Friday, November 2, 2012

A Defense of Classical Theism #10: Causal Regularity as a Sign of Intelligence

In part 8, we saw that something that is purely actual must be intelligent because it is the basis of all facts and things that occur. More accurately, something purely actual is knowledge itself, rather than merely having knowledge like we do. But this might feel a bit unsatisfactory, so there are two more arguments for the intelligence of the purely actual being we are calling "God." We'll take a look at one of them in this post.

Remember from post 1, we saw that there must be causal regularity in the universe in order for science to proceed. Not only that, but something must have it's effect by it's very nature, which means that it points to that effect even if that effect is never realized. That is to say:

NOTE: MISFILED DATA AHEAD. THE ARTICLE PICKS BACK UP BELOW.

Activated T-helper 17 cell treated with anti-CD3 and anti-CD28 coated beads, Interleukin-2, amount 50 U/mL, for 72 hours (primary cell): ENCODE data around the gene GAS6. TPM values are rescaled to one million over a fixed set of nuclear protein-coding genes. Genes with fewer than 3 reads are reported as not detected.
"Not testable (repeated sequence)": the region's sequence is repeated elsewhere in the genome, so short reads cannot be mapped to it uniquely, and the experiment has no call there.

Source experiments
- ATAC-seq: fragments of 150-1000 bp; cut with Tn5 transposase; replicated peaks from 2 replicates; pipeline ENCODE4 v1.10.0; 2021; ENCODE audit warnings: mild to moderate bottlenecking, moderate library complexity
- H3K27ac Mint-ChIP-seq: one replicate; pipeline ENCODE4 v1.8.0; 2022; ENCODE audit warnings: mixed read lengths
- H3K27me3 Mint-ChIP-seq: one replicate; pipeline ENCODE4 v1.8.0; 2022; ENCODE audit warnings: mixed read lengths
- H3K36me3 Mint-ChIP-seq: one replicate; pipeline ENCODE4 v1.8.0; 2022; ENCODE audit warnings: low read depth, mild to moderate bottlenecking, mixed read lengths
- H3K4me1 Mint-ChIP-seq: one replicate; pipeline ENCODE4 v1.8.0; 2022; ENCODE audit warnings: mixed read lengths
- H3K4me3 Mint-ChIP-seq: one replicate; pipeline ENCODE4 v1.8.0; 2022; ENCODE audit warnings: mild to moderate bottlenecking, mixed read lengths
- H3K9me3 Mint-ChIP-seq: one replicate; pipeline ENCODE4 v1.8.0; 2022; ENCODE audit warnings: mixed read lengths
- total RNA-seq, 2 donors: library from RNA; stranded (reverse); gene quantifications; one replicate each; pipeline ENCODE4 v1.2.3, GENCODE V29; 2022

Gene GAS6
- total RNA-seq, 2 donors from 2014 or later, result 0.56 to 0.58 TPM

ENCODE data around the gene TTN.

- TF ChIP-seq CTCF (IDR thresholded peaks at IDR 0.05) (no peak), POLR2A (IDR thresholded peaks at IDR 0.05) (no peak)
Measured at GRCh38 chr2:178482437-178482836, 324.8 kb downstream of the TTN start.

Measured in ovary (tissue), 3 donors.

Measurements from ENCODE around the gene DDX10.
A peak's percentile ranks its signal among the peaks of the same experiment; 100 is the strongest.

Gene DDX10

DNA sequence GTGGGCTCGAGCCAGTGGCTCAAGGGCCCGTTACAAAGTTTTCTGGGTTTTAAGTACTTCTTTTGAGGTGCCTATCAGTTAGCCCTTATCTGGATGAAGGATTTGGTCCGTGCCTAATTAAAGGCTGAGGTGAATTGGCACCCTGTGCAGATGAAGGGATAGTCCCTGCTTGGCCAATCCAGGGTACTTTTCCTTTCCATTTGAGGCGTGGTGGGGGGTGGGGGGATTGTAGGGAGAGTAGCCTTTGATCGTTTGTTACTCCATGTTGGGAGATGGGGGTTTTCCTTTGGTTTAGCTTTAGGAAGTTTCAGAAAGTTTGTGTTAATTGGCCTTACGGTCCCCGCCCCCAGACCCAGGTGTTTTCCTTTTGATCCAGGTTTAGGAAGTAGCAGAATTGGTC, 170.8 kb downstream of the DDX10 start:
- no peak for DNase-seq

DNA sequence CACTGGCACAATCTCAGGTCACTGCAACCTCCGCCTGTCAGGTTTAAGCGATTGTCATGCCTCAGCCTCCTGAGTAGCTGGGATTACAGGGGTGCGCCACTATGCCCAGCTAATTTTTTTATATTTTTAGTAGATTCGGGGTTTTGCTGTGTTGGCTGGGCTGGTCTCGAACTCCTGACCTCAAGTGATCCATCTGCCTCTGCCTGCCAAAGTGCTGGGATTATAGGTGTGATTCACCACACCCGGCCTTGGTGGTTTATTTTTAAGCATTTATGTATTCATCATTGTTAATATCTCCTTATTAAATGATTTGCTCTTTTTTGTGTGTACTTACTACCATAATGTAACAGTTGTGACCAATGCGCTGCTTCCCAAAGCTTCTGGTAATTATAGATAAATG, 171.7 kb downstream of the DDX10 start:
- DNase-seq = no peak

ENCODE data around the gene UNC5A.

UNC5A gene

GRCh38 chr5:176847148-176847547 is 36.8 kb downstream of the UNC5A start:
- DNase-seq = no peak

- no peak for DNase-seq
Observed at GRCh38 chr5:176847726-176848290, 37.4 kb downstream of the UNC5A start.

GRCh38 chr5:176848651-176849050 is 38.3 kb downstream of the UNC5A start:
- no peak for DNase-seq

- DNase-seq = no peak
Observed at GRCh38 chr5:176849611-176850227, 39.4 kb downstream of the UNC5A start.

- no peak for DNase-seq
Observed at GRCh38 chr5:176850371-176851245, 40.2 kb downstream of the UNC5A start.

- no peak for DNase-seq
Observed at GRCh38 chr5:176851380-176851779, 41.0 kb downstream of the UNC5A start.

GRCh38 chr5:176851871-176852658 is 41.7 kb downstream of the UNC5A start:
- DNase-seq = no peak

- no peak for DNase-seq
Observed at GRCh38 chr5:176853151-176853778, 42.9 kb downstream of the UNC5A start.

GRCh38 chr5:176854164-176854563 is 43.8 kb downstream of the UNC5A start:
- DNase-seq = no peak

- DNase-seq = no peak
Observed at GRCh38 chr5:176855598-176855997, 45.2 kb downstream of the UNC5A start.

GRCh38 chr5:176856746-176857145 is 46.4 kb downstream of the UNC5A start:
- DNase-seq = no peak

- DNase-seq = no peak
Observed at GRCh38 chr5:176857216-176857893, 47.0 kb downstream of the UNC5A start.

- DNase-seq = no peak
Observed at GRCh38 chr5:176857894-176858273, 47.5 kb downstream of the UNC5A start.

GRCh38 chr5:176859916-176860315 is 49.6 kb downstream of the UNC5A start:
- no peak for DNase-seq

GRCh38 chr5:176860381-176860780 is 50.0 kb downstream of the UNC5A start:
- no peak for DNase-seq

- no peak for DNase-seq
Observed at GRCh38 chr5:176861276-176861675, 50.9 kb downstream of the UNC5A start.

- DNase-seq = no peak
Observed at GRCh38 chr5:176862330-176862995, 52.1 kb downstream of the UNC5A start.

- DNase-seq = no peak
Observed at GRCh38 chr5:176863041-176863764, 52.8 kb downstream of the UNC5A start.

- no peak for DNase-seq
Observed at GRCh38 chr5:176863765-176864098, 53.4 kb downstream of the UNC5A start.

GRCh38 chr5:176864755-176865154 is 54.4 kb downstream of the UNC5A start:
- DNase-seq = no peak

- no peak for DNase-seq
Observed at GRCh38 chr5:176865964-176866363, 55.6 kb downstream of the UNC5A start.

• Cause A points to effect B, even if B is never in fact realized.

So what we can say is that things act for an end. That is, they "point to" or "aim" at specific ends or goals. They don't arrive at those goals by chance, because then they would sometimes have that effect or goal, but sometimes some other effect. In other words, there wouldn't be causal regularity. So if not by chance, then these things must be directed to their ends by intelligence

But many of these things are not intelligent. The rock always moves towards the greatest mass, but the rock is not intelligent and thus not consciously trying to do that.

So there must be an intelligence located somewhere else that directs these things to their ends.

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